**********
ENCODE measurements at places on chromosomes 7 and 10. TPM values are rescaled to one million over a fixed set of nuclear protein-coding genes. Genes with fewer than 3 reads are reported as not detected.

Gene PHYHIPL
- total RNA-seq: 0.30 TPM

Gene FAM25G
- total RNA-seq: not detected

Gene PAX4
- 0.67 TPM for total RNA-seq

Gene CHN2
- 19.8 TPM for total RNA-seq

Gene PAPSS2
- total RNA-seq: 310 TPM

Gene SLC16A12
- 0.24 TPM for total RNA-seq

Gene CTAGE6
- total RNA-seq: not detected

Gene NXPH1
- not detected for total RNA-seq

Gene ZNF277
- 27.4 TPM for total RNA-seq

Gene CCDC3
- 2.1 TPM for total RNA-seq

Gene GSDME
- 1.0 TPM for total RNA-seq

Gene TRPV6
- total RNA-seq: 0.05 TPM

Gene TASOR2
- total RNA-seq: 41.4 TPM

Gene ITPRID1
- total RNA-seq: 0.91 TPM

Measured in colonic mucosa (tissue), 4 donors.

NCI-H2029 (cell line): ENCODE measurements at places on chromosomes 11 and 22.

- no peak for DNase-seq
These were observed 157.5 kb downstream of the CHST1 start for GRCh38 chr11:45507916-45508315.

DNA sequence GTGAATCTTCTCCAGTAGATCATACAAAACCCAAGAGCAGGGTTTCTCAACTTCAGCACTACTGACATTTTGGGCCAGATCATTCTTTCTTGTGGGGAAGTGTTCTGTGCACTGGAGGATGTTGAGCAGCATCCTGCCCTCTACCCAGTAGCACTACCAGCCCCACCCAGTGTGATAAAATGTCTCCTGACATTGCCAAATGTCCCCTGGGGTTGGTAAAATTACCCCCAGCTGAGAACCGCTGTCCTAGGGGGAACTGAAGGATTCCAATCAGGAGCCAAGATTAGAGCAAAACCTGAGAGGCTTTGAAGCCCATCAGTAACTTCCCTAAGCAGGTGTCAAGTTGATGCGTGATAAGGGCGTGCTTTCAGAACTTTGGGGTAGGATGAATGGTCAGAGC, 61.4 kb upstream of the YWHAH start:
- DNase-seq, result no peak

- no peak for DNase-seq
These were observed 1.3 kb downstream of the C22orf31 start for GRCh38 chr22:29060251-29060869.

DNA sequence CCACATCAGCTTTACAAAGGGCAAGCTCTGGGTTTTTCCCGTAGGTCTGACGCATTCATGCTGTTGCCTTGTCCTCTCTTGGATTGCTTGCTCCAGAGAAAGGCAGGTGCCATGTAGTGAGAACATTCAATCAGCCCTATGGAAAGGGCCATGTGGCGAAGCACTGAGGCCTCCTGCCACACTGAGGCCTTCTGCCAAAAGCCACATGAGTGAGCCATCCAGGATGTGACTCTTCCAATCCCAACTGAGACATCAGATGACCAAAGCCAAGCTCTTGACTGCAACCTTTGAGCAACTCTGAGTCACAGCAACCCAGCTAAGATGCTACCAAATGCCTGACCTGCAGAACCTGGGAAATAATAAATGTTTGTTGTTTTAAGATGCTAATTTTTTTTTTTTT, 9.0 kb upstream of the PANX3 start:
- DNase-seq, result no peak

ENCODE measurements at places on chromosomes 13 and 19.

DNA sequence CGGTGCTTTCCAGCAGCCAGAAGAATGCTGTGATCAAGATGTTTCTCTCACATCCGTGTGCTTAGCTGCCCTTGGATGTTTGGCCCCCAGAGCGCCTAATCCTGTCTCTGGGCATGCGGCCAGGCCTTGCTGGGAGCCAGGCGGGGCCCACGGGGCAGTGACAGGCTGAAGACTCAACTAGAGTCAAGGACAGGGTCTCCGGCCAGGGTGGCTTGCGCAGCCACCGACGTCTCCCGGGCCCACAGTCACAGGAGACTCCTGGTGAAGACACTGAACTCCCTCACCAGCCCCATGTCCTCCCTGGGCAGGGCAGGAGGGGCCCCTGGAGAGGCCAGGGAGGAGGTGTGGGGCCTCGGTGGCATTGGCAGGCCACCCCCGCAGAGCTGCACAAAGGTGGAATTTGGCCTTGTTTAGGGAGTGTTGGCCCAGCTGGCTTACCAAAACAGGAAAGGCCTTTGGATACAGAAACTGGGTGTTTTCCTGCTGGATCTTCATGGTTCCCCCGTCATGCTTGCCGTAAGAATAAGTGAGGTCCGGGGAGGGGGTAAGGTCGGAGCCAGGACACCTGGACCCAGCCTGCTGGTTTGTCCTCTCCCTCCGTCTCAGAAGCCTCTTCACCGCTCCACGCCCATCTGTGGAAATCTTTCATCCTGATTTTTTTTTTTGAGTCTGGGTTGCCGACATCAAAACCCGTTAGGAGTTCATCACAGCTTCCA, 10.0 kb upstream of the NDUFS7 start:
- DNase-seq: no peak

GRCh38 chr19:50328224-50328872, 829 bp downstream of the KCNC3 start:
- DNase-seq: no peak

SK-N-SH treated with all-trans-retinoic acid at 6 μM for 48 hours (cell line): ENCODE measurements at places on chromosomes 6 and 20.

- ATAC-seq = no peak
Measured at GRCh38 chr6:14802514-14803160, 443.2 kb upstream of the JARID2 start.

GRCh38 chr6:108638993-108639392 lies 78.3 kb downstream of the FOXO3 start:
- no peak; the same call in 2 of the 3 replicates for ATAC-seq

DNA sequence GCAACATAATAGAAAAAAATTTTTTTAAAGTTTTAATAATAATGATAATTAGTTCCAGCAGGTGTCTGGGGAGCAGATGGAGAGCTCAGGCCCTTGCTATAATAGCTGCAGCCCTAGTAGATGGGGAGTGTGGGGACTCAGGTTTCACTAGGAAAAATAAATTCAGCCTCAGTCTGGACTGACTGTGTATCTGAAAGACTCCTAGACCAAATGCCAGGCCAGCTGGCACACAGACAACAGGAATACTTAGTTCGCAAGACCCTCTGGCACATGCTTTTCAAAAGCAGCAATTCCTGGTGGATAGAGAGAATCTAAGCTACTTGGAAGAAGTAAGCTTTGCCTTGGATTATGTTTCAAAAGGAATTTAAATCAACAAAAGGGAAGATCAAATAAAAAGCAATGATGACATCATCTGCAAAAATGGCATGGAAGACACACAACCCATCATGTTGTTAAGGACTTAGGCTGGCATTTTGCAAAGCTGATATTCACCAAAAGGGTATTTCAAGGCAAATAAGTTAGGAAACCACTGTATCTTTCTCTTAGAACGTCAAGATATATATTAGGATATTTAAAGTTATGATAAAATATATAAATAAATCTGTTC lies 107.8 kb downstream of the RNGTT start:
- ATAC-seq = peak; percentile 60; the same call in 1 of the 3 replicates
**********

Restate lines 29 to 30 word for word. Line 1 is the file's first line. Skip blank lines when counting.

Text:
- total RNA-seq: 0.91 TPM

Measured in colonic mucosa (tissue), 4 donors.